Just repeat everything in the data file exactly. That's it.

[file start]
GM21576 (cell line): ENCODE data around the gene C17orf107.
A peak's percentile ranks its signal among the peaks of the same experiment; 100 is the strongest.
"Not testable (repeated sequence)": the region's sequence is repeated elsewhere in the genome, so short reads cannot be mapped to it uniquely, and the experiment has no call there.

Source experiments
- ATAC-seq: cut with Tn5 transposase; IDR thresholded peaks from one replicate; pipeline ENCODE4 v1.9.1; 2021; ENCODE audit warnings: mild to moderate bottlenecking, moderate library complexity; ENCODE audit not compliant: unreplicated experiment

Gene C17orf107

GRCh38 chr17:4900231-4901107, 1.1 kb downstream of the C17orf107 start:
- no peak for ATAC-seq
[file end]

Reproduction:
GM21576 (cell line): ENCODE data around the gene C17orf107.
A peak's percentile ranks its signal among the peaks of the same experiment; 100 is the strongest.
"Not testable (repeated sequence)": the region's sequence is repeated elsewhere in the genome, so short reads cannot be mapped to it uniquely, and the experiment has no call there.

Source experiments
- ATAC-seq: cut with Tn5 transposase; IDR thresholded peaks from one replicate; pipeline ENCODE4 v1.9.1; 2021; ENCODE audit warnings: mild to moderate bottlenecking, moderate library complexity; ENCODE audit not compliant: unreplicated experiment

Gene C17orf107

GRCh38 chr17:4900231-4901107, 1.1 kb downstream of the C17orf107 start:
- no peak for ATAC-seq